Ginger is a power herb that has a complex chemical structure and has proven to help certain medical conditions.
The Chinese and Indian cultures have been using ginger for centuries as an additive and medicinal purposes.
Many studies over the years have suggested that ginger has antiemetic, anti-inflammatory, and hypoglycemic effects. Possibly effective for dizziness, arthritis, and may help protect against Alzheimer’s and cancer. Studies have also shown to treat various stomach problems, such as, motion sickness, upset stomach, morning sickness, diarrhea, and gas.
Helps with digestion as well. The chemicals shogoal and gingerol are believed to stimulate saliva, bile, and gastric secretions, all of which aid in digestion.
Good news for coffee drinkers. An unidentified component found in coffee interacts with the caffeine, which could help protect against Alzheimer’s disease. A new study by researchers at the University of South Florida and University of Miami found that the interaction seems to fight off the disease process. They tested 124 people between the ages of 65 and 88 and found that the caffeine levels were 51 percent lower in those who developed dementia than those who did not.
The study shows that caffeinated coffee increases blood levels of GCSF (granulocyte colony stimulating factor). GCSF is greatly decreased in Alzheimer’s patients and increased levels improved memory in older patients with mild Alzheimer’s and/or dementia.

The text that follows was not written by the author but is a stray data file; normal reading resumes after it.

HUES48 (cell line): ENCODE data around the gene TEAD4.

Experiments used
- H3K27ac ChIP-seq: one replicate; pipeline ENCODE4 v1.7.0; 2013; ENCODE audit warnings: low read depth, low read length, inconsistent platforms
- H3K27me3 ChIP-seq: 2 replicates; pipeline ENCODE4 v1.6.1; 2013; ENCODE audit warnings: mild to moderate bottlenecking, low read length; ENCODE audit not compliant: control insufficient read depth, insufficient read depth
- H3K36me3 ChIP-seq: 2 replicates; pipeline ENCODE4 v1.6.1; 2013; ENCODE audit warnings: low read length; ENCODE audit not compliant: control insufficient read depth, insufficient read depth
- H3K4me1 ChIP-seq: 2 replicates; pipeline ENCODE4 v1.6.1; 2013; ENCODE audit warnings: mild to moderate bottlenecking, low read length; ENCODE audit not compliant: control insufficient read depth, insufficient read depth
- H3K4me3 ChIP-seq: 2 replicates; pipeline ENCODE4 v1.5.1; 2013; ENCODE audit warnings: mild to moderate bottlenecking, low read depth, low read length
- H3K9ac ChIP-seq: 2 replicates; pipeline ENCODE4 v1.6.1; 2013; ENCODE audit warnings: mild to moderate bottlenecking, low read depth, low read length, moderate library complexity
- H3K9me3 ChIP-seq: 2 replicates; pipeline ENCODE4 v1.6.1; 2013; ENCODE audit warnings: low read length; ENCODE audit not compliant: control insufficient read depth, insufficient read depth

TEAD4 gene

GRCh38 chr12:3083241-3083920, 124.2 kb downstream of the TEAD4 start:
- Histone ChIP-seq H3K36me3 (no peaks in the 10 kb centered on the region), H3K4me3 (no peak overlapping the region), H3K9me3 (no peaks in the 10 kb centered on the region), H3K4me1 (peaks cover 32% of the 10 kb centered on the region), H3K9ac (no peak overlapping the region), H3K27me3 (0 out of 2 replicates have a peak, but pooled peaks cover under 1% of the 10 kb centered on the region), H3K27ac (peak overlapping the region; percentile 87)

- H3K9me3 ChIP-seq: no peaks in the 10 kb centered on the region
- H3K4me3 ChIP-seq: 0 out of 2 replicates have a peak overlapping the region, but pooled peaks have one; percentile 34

It appears that as little as 3 cups a day will help protect against Alzheimer’s and that amount is safe for most people. Remember, too much coffee can lead to other health problems.
Other sources of caffeine, such as sodas, energy drinks, and tea, do not provide the same level of protection against the disease as coffee. Coffee is high in anti-inflammatory compounds that may protect against Alzheimer’s.
The late Mel Siff, PhD, one of the great minds in the field of exercise science and the author of Supertraining, used this muscle memory trick to help with your squat technique. Before your first set of squats, sit tall on a bench with your shoulders pulled back, and your calves perpendicular to the ground and shoulder width apart. Raise your arms straight out in front of you and parallel to the ground and hold. Lean forward bending at the hips, without bending your spine and move your feet back only far enough so you maintain your balance while standing up slowly and without rocking backwards or forwards or change your body posture. Pay close attention to this position, it’s the position your body should be in when you squat. Once you’re standing, reverse the movement and slowly return to the seated position. Do several times to make sure you’ve go a body feel for the position.